Resort town of Nanyuki in Laikipia county is leading the way in astronomical hikes in prime land prices as strategically located counties post a faster growth in land costs than Nairobi.
Land prices in Nanyuki are said to be increasing at a fast pace with some of them trippling in less than a month, fuelling projections of a bubble in coming years.
The town was founded by British settlers in 1907 and its attractiveness to developers is growing by day due to proximity to fertile agricultural farms, expansive ranches, game parks, wildlife conservancies including mount Kenya and the equator.
The town is serviced with good infrastructure including an airport and is the main airbase for the Kenya Defence Forces.
Lordship Africa, a grade A property developer, has cited a case where quotation for a three-acre parcel of land shot up three-fold in just three weeks, underlining the “crazy” pace at which land prices are skyrocketing.
The land in question was priced at Sh70 million when Lordship first showed interest,but doubled to Sh140 million in the second week and further to Sh200 million by the third week,chairman Jonathan Jackson said.
Nakuru, Eldoret and Naivasha are other towns that are experiencing surges in land prices, largely due to their centralised location near the country's agricultural productive farms including the food basket regions and wildlife.
A plot in the prime area in Eldoret's central business district whose asking price was between Sh10 million and Sh15 million five years ago has, for example, spiked up 10-fold to sell for about Sh100 million.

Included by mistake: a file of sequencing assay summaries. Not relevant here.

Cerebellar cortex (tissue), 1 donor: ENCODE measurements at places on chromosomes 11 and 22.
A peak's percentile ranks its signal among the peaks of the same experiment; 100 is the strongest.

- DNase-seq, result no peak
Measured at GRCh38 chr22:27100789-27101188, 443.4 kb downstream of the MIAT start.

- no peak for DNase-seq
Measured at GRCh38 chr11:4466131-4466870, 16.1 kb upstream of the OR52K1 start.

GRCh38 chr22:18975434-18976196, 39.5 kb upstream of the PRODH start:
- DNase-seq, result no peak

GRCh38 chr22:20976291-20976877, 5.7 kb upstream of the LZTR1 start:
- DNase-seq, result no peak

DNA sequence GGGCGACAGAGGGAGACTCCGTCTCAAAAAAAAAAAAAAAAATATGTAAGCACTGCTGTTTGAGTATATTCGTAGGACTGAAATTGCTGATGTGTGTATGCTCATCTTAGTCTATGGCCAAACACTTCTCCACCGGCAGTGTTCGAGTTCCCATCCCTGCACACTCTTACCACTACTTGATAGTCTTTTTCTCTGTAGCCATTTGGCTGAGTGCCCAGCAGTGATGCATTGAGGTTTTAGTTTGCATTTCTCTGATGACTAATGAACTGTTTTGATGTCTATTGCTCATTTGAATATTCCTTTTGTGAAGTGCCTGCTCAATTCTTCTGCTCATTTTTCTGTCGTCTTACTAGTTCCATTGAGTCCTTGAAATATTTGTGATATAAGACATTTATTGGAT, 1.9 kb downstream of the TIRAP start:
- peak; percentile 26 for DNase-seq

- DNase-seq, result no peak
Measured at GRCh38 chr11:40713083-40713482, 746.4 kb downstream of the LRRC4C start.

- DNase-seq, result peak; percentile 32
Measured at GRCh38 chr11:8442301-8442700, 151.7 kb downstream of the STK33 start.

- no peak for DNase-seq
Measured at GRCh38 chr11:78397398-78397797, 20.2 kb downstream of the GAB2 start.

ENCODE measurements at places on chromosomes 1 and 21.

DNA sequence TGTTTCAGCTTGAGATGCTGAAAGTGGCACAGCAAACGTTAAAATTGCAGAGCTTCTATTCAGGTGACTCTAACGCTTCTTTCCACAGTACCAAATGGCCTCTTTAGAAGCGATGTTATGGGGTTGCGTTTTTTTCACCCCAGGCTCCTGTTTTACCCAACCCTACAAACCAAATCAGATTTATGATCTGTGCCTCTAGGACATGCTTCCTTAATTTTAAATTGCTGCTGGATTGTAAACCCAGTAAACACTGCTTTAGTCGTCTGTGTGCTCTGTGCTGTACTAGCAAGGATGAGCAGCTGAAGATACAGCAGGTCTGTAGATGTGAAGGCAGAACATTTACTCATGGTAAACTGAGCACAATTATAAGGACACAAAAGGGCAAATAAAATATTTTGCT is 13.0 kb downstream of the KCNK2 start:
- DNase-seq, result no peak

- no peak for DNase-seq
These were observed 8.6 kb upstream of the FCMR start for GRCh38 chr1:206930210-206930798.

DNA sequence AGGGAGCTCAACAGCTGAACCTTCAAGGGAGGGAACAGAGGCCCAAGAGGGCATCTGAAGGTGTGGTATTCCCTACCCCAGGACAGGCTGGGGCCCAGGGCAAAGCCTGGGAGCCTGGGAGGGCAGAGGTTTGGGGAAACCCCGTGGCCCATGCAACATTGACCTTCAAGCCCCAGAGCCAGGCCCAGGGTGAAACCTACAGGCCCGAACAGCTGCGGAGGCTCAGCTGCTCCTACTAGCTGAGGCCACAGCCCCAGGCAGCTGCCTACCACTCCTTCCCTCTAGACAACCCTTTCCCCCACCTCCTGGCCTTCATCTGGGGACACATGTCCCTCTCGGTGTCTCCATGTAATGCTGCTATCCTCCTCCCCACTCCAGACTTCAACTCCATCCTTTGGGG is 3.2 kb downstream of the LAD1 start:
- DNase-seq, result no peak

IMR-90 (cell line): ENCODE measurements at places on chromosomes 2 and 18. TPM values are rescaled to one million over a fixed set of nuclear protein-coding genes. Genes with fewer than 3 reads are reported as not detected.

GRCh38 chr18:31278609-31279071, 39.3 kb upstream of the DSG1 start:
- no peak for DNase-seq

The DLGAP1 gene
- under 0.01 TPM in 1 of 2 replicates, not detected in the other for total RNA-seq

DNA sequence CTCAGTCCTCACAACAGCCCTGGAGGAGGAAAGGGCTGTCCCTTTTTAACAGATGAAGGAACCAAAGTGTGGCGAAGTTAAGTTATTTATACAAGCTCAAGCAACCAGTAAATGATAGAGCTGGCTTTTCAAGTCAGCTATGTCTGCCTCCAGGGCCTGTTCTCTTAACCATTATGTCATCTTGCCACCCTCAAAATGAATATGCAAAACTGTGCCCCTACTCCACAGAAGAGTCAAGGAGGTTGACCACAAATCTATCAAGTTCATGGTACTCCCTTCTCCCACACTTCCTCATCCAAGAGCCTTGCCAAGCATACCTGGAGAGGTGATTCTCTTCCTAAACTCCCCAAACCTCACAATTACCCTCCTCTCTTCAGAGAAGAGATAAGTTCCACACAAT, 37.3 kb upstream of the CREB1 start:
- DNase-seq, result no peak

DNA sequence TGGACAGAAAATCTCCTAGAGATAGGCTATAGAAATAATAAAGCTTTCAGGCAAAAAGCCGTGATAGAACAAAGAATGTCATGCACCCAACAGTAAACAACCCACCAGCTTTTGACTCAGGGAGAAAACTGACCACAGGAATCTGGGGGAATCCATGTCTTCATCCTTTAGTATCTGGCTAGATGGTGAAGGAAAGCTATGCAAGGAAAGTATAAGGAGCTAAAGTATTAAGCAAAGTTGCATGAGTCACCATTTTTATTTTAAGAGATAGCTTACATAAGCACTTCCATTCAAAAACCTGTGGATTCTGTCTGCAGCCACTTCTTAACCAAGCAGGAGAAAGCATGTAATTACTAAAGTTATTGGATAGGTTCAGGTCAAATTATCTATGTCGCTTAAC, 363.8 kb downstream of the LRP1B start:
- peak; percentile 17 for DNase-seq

In Nakuru, the demand for space is on the rise as its popularity as a retail and hospitality destination continues to rise with supermarkets now in the upwards of 70, while hotels are rapidly springing up.
“The demand for retail space in these towns is being driven by the mass population and farming activities that provide ready resources for expanding companies,” said Nakumatt Holdings' director for strategy and operations Thiagarajan Ramamurthy. “There's also increased spending power.”
The pricing of land in the counties is believed to be purely based on speculations that the value will accelerate at the same rate like that witnessed in Nairobi in the past years.
A plot in the capital city has in the past risen from an average Sh5 million to Sh60 million within five years.
Jackson said most of the land owners and brokers in the counties are using the speculative pricing experienced Nairobi in the past as benchmark for quoting theirs.
“Most of them say 'I have a clue on what price will be in future...if it was at this price in Nairobi three years ago and now it has increased, mine will also increase and I can get a lot more in future',” he said during the two-day East Africa Property Investment Summit in Nairobi last week.
“We are finding a lot of problem because we have land in a very good location but crazy prices. There are cases where some hold onto it for higher price in future. I see the collapse we saw in Eastern Europe 20 years ago happening here. It's not a question of if but when. "
Tanzania is also undergoing a massive growth in land prices in strategic towns away from commercial capital, Dar es Salaam. Mtwara, a port town in the South, has experienced "ridiculous" price escalation in the recent years fuelled by hot offshore cash with an care now going for and much as $250, 000 (Sh23. 25 million), Pangani Heights managing director Heri Bomani said.
It's in Mtwara that billionaire businessman, Nigerian Aliko Dangote is building a $500 million(Sh46. 5 billion) cement plant and has sought approval for a 75 megawatt coal plant.
"Most of the people have bought land just to speculate," Bomani said. "There is need for a policy to create an enabling environment. " A developer buying land in Tanzania must be incorporated there.
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